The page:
Operagasm Exclusive Review: Baltimore Concert Opera delivers a vocally bangin’ “Guillaume Tell”
by Rachel Sandler
Baltimore is a small but mighty city when it comes to opera talent. When I was asked to return to BCO to review one of their operas, I knew that the talent would be phenomenal- and I was not disappointed.
BCO is an interesting company. They do exactly as they say in their name: Concert. Opera. Now for opera lovers, this can either be appealing or not. When you take away the lights and the costumes and the spectacle of it all, you are left with music and music alone. It is really up to the audience to envision what’s going on, and up to the singers to transport the audience there with their voices. So audience members need to get ready, because they are going to need to come prepared with some imagination!
This opera was full of standout moments. The first soprano to really strike me was Claudia Chapa as Hedwige. Her rich voice soared through the hall, and she commanded us to watch her every move with her elegant presence. Jemmy, Hedwiges daughter, was played by Sharin Apostolou, who I found to be equally impressive. Her voice was extremely cutting, and I could hear every word from the back of the venue. I loved that she embodied her character at all times, even when turning the pages (each turn seemed to have its own subtext- I was impressed). The two shared a nice chemistry as mother and daughter.
Throughout the opera I had a fun time watching the conductor, Anthony Barrese. You could just tell that he knows this score inside and out, as he commanded the attention of the principal singers with such ease. By no fault of his own, the chorus members had a hard time singing together at points. It was especially hard to understand the text- it is possible they were simply under-rehearsed. But they too had some standout moments, including the finales of both the second and fourth acts. I especially loved the dynamic contrast of the men’s chorus towards the end of act two.
All of the men in the cast had fine voices. William Tell, sung by Sean Anderson, had a strong presence and beautiful legato. Leuthold (Jeffrey Grayson Gates) sang with conversationally clear French and a fresh tone. Melchtal (Hans Tashjian) appeared to be the youngest of the men, but held himself with great poise. Rodolphe (Timothy Augustin), a BCO returner, had a lovely and easy tenor sound. Walter Furst (Jeffrey Beruan) had a dark-chocolatey tone that was especially brilliant in the lower register.
The standout among the men was Matthew Vickers, who played Arnold, a Swiss patriot and suitor of Mathilde. Mr. Vickers showed impressive stamina from start to finish. Just when I thought he didn’t have another high C in him- BAM. Seriously I think this guy could have sung at the top of his range for days. He showed the utmost control, grace and attention to detail in all of his passages.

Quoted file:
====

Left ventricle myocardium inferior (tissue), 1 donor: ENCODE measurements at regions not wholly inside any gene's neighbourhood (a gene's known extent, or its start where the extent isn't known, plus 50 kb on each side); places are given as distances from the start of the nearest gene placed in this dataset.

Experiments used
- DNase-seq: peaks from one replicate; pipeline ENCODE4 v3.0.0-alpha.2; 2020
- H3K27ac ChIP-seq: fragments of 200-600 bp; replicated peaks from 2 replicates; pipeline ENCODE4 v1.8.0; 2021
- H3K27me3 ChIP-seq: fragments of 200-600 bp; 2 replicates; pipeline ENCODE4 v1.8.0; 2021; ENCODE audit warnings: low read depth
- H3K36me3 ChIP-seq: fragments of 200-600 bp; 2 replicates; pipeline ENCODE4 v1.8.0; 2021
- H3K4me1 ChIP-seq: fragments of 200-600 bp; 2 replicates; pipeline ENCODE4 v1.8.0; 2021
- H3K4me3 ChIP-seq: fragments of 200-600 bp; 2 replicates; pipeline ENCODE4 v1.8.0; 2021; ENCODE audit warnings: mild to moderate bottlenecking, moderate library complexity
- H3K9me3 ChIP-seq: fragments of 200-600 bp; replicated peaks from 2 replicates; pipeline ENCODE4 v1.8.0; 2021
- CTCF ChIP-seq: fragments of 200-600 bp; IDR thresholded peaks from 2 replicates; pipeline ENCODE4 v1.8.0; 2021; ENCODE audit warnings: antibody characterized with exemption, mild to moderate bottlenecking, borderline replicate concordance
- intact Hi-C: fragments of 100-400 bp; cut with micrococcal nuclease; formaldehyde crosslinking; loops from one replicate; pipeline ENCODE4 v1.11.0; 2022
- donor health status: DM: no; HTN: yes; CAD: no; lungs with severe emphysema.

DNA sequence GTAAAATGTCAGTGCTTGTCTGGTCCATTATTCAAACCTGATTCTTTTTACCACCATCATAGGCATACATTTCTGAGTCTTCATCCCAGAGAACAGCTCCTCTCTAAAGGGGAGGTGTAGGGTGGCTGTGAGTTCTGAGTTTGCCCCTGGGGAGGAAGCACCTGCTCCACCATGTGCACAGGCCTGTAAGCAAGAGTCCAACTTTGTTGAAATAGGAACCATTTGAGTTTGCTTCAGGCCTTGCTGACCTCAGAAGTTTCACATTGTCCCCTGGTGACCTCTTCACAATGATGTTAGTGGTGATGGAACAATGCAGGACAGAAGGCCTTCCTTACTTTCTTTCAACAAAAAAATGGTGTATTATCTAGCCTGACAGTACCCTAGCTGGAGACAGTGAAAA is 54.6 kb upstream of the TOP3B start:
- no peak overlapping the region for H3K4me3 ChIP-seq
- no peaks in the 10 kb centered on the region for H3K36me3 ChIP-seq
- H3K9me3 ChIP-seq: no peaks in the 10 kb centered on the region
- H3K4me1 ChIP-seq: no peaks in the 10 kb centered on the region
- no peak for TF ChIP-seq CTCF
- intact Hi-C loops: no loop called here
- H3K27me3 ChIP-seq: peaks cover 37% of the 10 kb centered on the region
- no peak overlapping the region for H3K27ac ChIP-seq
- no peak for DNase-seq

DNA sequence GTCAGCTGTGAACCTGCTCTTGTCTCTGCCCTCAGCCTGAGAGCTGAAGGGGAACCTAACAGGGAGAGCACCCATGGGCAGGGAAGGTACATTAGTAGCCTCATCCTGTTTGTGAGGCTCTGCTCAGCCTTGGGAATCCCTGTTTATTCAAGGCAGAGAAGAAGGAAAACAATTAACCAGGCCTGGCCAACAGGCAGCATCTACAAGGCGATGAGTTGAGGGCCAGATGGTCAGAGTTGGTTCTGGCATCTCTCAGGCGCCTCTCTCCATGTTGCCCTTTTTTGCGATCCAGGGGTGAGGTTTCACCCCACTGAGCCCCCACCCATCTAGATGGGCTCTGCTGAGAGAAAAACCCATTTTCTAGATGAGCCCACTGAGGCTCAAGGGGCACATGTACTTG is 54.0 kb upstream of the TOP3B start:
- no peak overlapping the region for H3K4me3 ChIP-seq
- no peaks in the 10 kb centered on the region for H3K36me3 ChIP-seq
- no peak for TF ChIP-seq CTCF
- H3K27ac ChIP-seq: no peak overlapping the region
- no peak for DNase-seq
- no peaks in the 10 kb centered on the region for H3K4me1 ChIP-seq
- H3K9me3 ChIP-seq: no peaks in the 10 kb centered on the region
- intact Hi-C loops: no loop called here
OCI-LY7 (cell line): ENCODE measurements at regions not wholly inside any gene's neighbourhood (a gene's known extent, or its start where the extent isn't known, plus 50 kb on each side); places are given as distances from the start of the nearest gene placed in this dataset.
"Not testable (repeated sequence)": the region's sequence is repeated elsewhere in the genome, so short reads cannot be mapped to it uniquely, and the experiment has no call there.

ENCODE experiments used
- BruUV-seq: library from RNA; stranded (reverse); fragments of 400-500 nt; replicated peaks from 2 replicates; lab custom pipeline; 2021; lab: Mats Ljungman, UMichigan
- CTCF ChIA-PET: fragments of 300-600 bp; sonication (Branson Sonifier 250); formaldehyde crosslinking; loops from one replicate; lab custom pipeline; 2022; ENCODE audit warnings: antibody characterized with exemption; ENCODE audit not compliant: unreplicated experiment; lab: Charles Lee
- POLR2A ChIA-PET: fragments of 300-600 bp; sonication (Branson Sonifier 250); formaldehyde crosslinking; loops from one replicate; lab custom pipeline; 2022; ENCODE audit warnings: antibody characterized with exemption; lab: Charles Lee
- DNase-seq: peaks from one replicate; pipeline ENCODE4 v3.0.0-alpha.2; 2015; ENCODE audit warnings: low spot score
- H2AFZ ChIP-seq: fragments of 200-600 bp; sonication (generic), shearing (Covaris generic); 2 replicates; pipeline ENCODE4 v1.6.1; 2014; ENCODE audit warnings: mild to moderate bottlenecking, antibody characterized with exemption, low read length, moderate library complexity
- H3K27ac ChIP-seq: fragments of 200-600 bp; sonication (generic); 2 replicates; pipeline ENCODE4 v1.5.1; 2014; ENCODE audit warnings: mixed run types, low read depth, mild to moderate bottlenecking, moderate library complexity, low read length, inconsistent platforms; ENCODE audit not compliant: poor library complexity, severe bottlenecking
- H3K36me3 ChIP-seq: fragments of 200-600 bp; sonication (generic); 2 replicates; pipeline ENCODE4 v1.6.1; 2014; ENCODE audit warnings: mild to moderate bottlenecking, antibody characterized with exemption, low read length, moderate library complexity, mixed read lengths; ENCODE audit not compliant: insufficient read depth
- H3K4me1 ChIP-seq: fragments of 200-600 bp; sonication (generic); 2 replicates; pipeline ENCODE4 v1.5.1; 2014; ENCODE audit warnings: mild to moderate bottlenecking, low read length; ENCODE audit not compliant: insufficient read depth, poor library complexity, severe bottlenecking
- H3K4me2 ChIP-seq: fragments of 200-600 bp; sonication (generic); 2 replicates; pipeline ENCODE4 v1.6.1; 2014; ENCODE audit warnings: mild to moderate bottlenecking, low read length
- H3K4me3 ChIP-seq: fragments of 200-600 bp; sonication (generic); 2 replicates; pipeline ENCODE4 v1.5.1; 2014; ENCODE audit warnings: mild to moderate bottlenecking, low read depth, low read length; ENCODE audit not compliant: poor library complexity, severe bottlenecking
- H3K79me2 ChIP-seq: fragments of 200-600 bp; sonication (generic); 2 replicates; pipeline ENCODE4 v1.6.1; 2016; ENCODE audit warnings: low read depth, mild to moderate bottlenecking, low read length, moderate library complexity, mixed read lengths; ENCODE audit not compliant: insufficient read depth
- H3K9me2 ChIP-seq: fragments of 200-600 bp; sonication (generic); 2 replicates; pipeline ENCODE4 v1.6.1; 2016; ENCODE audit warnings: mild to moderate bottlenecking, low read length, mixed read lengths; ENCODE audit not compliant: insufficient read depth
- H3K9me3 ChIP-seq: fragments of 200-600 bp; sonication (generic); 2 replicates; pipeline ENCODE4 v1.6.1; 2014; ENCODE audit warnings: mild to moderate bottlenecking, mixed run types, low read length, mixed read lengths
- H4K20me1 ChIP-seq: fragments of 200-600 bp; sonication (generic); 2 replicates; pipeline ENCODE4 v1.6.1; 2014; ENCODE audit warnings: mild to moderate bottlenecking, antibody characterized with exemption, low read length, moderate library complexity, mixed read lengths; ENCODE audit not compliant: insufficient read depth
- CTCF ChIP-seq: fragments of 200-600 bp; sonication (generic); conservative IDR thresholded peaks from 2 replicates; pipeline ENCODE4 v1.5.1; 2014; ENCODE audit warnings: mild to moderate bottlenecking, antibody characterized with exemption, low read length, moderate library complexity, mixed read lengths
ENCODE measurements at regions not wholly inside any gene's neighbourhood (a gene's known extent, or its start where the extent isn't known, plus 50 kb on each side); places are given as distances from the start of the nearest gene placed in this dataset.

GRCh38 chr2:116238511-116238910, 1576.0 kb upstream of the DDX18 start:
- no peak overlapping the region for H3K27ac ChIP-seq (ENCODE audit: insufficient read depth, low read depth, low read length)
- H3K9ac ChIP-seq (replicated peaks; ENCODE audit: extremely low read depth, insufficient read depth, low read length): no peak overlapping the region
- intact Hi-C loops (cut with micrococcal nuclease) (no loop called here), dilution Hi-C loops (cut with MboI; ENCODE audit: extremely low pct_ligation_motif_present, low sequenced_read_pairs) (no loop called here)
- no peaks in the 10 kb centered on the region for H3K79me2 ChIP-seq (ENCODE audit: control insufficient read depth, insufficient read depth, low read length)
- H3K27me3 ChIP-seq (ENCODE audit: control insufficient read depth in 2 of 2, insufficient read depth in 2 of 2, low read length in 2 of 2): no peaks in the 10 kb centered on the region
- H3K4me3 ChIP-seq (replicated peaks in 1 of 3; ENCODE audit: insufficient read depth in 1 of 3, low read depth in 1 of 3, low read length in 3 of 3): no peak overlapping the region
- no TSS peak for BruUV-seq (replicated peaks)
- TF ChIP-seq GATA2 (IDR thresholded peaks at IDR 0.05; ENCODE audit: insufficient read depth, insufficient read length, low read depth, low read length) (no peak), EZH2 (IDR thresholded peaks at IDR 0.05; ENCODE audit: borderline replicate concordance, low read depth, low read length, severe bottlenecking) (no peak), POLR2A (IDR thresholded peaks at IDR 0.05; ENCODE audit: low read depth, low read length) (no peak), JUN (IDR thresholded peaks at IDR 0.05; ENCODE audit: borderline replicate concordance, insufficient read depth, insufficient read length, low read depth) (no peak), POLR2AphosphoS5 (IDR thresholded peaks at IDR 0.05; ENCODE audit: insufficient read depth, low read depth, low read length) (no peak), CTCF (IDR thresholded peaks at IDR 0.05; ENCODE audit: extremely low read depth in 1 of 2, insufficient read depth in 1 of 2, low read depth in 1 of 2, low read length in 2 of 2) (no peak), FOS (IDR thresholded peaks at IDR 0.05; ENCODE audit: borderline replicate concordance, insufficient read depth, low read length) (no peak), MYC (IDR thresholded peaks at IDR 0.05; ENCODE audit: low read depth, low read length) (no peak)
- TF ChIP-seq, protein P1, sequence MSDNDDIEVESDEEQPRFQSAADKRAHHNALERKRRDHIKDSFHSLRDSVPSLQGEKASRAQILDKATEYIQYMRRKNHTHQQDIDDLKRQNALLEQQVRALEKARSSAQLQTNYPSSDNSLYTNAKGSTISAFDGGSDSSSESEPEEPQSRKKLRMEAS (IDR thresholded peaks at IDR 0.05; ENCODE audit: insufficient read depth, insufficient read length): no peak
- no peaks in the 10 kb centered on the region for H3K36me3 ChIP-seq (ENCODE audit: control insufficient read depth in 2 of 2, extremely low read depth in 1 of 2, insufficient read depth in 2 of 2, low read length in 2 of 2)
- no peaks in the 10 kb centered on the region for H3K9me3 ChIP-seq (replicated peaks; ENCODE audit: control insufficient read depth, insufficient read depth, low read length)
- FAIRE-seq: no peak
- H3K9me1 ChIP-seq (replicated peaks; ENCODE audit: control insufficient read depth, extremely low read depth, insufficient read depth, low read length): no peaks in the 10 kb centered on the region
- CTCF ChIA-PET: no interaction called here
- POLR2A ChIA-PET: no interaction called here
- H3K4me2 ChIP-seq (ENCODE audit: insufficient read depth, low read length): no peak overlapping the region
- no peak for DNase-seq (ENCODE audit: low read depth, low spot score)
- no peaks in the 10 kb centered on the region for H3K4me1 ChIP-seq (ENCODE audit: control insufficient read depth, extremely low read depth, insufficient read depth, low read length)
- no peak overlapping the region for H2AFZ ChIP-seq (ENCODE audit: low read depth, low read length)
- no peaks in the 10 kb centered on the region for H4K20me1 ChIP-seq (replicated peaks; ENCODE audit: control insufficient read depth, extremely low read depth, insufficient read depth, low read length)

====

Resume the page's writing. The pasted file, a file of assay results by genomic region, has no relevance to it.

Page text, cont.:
Another standout was the Gesler, played by Justin Hopkins. The moment Mr. Hopkins stepped onto the stage, I was drawn to him. Not only was his voice beautiful, but he stayed 100% engaged at all times.
Mathilde, sung by the beautiful Caroline Worra, looked absolutely stunning in a bright red gown and giant jewel necklace. Her pianissimo and messa di voce melted my heart in her act two opening aria. She really started off the act with a bang and continued to draw me in as she sang seamlessly through all parts of her range.
In general, I wish that the singers had spent more time interacting with each other. There were many moments of piano interlude when the singers would simply look out at the audience. I wanted them to use that time as an opportunity to show us something about their relationships. By the end of the opera, I felt that I knew the bare bones of each character, but was never let inside to reveal what was going on under the surface. This made it hard to really get into the plot. I only partially knew what was going on because I was reading the supertitles.
Overall, this was not the most theatrically engaging performance I have ever been to, but the singing was absolutely beautiful. I appreciated the level of professionalism that the principal singers brought to their role study. The Engineers Club in Baltimore is an absolutely stunning venue for an evening of opera, and the ushers were extremely professional and accommodating. If you love listening to opera, I highly recommend going to see BCO’s version of Werther, November 10-12th.
For more information about BCO, visit their website HERE.
She’s a singer, pianist, teacher of both voice and piano, and fronts her very own band, Chasing Mellow.
This is her first review and we think she did an exceptional job. Woot!
Learn more about Rachel HERE.
Photo credit: Julia Fletcher